From the story on the University of Michigan News Service webpage (read the full story here):
“When we think about disability, we typically think about physical disabilities,” said Donna Omichinski, center coordinator for the U-M Rehabilitation and Engineering Research Center, Technology Increasing Knowledge: Technology Optimizing Choice (TIKTOC RERC).
“There are also invisible disabilities such as hearing impairment or neurodevelopmental disability. Finding ways to adapt and accommodate training within medical professions is not just an issue for doctors with disabilities. This can be an issue for nurses, physical therapists, physician’s assistants, etc. Oftentimes, the environment becomes the factor that limits a person’s function and accessibility, and technology can serve as a bridge to these barriers.”
Fausone is currently piloting the device while Burke and Lorch continue to improve it. In the meantime, she has been seen using a stethoscope that Burke and another engineer, Fred Bayoff, made for her.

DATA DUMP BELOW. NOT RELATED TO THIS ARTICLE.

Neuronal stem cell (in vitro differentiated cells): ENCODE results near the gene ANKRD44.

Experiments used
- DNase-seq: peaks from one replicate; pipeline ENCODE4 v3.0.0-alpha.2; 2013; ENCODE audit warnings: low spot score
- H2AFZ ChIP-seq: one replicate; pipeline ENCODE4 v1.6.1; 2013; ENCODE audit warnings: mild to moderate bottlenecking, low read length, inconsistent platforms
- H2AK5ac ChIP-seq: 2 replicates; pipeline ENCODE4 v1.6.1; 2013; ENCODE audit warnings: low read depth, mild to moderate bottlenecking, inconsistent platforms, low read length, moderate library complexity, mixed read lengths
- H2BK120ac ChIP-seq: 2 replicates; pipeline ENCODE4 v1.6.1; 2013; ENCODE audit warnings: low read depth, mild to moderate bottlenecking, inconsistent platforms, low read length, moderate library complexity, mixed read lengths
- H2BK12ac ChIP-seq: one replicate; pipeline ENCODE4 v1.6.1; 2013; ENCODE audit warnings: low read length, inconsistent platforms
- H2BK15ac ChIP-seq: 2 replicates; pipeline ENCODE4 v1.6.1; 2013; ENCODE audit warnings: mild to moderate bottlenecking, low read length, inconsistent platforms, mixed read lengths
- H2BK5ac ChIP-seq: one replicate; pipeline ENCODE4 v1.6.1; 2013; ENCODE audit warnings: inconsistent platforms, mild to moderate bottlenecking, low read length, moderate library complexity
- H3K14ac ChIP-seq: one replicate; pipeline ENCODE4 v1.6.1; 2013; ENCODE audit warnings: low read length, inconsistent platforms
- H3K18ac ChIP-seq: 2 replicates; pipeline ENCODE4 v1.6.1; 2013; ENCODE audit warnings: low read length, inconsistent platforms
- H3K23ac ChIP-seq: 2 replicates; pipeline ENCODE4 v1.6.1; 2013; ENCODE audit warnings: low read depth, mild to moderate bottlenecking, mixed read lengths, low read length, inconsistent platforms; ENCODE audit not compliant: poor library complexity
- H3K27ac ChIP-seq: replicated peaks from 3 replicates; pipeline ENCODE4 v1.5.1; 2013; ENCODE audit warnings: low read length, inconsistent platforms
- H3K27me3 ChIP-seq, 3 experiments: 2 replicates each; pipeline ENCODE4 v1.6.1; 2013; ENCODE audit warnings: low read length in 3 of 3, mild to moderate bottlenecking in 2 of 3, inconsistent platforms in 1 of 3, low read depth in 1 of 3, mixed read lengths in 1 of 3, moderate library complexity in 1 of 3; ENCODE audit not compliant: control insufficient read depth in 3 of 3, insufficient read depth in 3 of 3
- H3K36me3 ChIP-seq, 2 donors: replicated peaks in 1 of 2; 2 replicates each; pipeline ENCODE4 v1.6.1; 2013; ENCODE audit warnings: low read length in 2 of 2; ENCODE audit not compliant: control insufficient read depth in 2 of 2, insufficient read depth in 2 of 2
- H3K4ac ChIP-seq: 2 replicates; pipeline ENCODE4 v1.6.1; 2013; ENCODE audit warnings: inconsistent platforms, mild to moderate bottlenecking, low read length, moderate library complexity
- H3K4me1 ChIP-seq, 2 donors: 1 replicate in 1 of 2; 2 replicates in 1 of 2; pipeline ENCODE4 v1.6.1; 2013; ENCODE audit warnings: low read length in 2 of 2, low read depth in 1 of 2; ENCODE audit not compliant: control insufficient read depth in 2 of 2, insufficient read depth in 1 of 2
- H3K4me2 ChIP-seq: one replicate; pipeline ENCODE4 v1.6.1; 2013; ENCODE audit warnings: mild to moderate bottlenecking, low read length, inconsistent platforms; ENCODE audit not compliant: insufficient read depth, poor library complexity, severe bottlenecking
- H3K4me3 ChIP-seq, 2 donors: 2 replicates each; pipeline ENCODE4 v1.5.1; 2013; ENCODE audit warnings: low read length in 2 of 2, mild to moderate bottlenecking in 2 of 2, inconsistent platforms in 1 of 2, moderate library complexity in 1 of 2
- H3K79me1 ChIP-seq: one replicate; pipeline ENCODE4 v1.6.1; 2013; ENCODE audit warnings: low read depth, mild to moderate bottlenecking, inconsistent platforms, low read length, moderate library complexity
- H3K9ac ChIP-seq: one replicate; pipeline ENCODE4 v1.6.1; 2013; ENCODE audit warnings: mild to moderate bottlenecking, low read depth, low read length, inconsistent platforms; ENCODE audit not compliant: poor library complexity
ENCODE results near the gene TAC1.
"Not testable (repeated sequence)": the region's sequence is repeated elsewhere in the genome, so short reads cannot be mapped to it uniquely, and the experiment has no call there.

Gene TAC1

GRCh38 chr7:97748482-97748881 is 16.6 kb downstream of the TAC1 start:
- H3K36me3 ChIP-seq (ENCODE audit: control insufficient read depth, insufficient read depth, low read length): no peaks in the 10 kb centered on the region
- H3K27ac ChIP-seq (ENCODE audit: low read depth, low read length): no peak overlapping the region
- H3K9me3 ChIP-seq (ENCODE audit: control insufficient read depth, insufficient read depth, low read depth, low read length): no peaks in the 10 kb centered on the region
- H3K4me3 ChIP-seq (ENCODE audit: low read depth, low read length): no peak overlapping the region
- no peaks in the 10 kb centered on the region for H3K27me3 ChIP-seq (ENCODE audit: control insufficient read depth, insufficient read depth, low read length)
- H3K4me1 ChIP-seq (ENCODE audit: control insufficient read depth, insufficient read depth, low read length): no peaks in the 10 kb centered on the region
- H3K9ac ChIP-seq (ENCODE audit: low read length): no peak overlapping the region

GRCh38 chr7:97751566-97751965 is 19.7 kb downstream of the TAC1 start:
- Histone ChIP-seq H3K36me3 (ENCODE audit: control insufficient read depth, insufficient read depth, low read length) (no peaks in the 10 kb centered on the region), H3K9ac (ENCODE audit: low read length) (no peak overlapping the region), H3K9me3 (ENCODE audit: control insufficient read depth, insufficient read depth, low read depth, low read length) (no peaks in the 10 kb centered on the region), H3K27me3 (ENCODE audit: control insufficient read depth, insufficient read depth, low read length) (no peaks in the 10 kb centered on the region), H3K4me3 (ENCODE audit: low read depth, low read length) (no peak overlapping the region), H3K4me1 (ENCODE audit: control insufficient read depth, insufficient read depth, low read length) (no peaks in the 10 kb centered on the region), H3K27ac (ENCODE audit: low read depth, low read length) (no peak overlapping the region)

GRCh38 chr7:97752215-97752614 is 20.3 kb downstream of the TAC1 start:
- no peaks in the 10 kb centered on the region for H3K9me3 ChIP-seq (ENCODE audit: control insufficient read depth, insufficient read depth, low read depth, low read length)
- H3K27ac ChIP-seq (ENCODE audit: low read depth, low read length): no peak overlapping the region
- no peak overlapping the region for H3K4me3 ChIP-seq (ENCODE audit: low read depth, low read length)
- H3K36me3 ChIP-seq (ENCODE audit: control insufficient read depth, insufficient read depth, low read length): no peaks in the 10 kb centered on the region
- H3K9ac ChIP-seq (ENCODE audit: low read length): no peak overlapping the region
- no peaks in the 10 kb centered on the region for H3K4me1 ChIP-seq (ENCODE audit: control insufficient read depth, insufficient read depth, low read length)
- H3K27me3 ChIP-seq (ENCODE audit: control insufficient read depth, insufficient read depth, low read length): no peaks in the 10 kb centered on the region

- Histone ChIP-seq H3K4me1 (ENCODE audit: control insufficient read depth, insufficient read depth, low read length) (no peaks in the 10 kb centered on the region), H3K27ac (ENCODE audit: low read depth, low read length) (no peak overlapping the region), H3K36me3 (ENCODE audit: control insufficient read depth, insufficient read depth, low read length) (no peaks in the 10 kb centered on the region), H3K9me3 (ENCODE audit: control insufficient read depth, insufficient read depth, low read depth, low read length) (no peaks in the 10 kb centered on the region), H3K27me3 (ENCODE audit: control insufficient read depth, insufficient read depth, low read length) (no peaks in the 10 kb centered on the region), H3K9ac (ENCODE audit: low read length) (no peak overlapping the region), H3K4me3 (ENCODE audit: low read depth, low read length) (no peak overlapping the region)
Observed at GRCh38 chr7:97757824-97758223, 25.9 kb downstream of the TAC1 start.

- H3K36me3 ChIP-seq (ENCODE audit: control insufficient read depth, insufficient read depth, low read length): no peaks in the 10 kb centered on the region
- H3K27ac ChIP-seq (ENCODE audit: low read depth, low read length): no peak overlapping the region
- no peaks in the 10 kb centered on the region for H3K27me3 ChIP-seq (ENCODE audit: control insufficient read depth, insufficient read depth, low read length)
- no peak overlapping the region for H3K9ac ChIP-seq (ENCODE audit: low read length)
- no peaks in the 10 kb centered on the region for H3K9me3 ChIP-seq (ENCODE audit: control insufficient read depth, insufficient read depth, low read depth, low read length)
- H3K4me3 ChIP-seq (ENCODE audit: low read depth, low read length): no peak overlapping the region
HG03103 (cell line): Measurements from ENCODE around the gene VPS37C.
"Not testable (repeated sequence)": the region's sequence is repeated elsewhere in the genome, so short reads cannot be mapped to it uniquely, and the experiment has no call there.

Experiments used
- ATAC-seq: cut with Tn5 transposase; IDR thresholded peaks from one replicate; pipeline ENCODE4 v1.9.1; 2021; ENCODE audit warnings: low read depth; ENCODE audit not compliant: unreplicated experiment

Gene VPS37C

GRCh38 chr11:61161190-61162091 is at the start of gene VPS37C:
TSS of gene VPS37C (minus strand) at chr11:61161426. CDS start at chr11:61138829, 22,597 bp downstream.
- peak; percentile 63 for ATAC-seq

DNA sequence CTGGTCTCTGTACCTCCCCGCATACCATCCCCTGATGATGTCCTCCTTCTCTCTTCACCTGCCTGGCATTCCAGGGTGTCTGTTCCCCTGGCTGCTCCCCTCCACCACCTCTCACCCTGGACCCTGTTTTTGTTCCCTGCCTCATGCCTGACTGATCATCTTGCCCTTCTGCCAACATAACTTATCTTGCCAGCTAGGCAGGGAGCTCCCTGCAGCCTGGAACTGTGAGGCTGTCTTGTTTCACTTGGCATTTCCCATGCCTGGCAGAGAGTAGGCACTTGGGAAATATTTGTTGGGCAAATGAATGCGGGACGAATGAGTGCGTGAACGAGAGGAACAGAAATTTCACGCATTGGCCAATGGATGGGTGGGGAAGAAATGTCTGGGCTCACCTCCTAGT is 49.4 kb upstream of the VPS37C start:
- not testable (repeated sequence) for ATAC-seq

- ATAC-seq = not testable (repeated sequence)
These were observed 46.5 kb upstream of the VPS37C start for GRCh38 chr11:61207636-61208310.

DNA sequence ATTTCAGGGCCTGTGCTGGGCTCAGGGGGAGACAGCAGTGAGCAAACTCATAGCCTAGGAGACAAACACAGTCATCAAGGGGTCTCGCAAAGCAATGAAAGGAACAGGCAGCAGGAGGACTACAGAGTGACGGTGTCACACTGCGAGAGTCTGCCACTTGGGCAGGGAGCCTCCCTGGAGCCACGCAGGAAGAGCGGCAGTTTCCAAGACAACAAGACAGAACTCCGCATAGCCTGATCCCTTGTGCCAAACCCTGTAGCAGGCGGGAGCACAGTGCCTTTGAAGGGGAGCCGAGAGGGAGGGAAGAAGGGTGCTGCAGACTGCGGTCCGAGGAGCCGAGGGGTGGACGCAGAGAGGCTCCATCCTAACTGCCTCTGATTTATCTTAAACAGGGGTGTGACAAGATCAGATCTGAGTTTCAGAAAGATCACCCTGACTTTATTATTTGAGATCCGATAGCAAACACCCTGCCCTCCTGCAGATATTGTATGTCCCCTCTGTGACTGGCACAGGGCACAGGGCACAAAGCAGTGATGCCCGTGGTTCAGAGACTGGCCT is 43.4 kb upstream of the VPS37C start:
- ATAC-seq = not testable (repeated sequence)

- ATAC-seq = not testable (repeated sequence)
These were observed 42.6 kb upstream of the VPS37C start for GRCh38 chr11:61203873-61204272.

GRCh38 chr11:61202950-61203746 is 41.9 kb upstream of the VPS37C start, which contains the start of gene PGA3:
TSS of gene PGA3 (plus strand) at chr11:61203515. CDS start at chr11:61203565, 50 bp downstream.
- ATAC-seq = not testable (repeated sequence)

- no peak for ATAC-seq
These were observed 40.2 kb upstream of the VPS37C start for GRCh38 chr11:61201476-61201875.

Burke and his colleagues received funding from Third Century Initiative Global Challenges grant program to create the force and movement assessing device as part of the larger project “Deep Monitoring.” The grant aims to find solutions to issues that impact communities, such as students, and then transfer solutions for use on a wider, global scale.
The device used to examine a patient’s skin, eyes, ears, nose, throat and mouth is primarily funded by the TIKTOC RERC Small Grant program.
“We see technology as having the potential to help many people but only if it’s developed in such a way that is responsive to the needs of people with various types of disabilities,” said Michelle Meade, director of the TIKTOC RERC. “This project is very exciting because there’s the recognition that the technology is already out there to do this. It just needs to be adapted for Molly and other individuals.”